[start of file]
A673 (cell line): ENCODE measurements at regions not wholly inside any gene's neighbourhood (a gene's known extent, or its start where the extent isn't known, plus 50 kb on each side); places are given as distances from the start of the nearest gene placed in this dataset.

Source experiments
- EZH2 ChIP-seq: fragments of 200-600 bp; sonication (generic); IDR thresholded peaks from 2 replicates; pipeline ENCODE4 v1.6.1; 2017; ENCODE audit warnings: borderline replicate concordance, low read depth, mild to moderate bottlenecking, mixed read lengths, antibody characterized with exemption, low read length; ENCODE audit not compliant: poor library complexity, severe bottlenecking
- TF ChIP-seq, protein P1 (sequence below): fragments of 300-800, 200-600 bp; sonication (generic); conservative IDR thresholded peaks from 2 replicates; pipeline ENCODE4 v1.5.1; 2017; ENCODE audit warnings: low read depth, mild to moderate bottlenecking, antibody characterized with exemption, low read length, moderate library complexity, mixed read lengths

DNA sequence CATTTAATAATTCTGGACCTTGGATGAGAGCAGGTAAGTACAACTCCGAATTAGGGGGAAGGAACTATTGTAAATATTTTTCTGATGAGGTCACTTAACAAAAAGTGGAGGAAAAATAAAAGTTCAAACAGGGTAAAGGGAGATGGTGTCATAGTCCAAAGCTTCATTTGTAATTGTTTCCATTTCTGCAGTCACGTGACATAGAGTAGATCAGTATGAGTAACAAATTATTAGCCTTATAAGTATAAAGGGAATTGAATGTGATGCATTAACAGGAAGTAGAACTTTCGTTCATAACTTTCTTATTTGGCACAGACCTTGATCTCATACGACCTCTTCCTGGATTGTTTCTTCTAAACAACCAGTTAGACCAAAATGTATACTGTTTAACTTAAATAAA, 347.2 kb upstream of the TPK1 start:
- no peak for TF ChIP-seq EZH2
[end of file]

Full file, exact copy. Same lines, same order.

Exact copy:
A673 (cell line): ENCODE measurements at regions not wholly inside any gene's neighbourhood (a gene's known extent, or its start where the extent isn't known, plus 50 kb on each side); places are given as distances from the start of the nearest gene placed in this dataset.

Source experiments
- EZH2 ChIP-seq: fragments of 200-600 bp; sonication (generic); IDR thresholded peaks from 2 replicates; pipeline ENCODE4 v1.6.1; 2017; ENCODE audit warnings: borderline replicate concordance, low read depth, mild to moderate bottlenecking, mixed read lengths, antibody characterized with exemption, low read length; ENCODE audit not compliant: poor library complexity, severe bottlenecking
- TF ChIP-seq, protein P1 (sequence below): fragments of 300-800, 200-600 bp; sonication (generic); conservative IDR thresholded peaks from 2 replicates; pipeline ENCODE4 v1.5.1; 2017; ENCODE audit warnings: low read depth, mild to moderate bottlenecking, antibody characterized with exemption, low read length, moderate library complexity, mixed read lengths

DNA sequence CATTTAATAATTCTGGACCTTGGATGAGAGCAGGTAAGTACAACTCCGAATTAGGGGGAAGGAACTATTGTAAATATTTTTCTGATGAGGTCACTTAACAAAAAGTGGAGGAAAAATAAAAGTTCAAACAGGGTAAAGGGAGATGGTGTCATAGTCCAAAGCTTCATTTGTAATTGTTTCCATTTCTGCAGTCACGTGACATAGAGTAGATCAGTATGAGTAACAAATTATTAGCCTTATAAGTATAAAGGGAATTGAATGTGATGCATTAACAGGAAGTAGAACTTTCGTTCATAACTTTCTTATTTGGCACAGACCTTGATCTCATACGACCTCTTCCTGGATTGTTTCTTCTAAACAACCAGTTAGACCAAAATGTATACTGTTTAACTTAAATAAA, 347.2 kb upstream of the TPK1 start:
- no peak for TF ChIP-seq EZH2